- September 29, 2018
1:00 pm - 3:00 pm
September 29, 2018
Clifford Zink -Discussion and Book Signing – The Roebling Legacy
We Are Building As Well As We Know How: The Legacy of Charles Roebling
When 21-year old Charles Roebling joined the family business in 1871 it had about 100 employees, and when he died on October 5, 1918, it employed some 8,000. Charles’s passion was building as well as he knew how, and his impressive legacy is manifest today in the monumental Roebling Works in Trenton and in Roebling Village, one of America’s finest company town’s.
Spanning 200 years, the story of the Roebling family and their bridge engineering and wire rope business chronicles a legacy of innovation, endurance, and exceptional achievement in America’s history. Through landmark achievements like the Brooklyn Bridge—the “universal symbol of New York” – and the great cables on the George Washington and Golden Gate Bridges, the Roeblings and thousands of their employees in Trenton and Roebling, NJ, helped shape modern life, and they also built one of America’s best company towns—“a model in every respect.” In this session, participants will discover how this high profile New Jersey family influenced life then and life today
The lecture is included with museum admission ($6 for Adults, $5 for seniors 62 and older and children 6-12, Free for museum members.) Seating is limited, so please call the museum at 609/499-7200 to reserve your space. This Public Scholars Project program is funded by the New Jersey Council for the Humanities, an independent non-profit organization and state partner of the National Endowment for the Humanities.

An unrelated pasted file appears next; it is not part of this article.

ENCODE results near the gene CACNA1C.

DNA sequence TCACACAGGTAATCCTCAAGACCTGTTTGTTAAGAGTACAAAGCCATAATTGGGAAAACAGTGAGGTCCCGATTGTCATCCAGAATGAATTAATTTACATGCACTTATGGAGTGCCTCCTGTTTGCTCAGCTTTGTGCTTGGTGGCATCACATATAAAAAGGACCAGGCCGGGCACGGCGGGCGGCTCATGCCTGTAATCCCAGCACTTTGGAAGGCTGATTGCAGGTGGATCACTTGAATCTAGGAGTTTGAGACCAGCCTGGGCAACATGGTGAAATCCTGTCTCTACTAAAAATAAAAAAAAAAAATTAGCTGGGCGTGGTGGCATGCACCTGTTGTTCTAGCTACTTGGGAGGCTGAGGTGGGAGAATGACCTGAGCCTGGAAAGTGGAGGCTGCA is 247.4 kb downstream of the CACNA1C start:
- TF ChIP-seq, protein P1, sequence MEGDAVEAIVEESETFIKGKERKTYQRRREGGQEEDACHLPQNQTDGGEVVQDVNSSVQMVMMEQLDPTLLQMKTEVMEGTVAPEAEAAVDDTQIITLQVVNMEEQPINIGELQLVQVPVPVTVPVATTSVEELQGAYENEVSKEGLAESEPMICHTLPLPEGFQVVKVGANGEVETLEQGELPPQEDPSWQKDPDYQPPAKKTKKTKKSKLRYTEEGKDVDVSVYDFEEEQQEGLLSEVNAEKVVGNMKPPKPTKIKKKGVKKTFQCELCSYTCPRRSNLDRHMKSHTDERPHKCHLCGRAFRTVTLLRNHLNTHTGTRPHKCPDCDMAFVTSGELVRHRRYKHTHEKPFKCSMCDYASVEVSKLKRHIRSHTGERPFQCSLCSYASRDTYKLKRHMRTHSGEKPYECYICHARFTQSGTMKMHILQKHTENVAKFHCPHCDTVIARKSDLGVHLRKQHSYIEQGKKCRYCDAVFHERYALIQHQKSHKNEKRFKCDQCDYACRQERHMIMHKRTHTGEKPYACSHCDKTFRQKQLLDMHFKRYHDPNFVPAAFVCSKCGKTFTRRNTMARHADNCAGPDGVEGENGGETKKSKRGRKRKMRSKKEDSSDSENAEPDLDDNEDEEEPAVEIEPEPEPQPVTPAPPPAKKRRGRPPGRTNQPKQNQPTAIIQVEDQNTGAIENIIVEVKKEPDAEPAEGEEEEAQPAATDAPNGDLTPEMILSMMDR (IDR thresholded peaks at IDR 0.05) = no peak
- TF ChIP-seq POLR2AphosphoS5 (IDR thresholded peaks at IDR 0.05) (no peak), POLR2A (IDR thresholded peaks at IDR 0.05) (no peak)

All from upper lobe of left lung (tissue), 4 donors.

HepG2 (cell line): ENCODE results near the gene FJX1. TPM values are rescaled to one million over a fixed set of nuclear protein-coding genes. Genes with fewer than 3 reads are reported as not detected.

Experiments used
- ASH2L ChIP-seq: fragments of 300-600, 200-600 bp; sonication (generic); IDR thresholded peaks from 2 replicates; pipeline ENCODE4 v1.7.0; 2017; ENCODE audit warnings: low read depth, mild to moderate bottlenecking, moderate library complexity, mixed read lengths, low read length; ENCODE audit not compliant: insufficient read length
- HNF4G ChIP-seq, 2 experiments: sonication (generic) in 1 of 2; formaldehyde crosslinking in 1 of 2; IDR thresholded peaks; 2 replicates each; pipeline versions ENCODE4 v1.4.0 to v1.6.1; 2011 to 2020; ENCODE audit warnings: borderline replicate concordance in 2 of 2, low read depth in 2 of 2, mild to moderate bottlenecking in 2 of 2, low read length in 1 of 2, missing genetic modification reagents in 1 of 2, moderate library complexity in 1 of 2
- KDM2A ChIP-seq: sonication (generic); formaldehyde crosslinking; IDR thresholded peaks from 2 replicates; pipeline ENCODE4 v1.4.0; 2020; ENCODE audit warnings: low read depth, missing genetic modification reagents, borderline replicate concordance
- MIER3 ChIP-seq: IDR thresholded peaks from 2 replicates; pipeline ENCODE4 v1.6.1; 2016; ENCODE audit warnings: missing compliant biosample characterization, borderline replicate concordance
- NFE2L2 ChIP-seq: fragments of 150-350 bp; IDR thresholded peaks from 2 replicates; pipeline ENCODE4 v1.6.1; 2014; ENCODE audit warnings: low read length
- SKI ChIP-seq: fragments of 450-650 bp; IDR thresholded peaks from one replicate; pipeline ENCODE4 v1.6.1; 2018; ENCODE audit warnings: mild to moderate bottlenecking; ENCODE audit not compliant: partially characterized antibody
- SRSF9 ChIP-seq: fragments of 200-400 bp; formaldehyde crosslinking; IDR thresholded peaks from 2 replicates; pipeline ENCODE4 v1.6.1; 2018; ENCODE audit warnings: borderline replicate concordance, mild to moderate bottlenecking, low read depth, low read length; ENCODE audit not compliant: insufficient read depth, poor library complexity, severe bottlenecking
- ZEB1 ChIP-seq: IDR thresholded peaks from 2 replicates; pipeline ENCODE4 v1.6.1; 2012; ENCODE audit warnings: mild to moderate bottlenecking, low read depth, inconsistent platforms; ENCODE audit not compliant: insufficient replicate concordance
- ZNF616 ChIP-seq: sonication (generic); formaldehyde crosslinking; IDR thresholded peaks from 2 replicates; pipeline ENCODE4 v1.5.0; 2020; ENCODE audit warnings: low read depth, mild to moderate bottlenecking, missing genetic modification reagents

About Clifford Zink:
Clifford Zink explores and interprets architectural, industrial, engineering and landscape history. An award-winning author, he has an M.S. in Historic Preservation from Columbia University and in 2011 he received the 2011 John A. Roebling Award from the Society for Industrial Archeology’s Roebling Chapter for an outstanding contribution to documenting or preserving the industrial heritage. Also, his book “The Roebling Legacy” received the 2012 NJ Author’s Award in Popular Non-fiction from the NJ Studies Academic Alliance.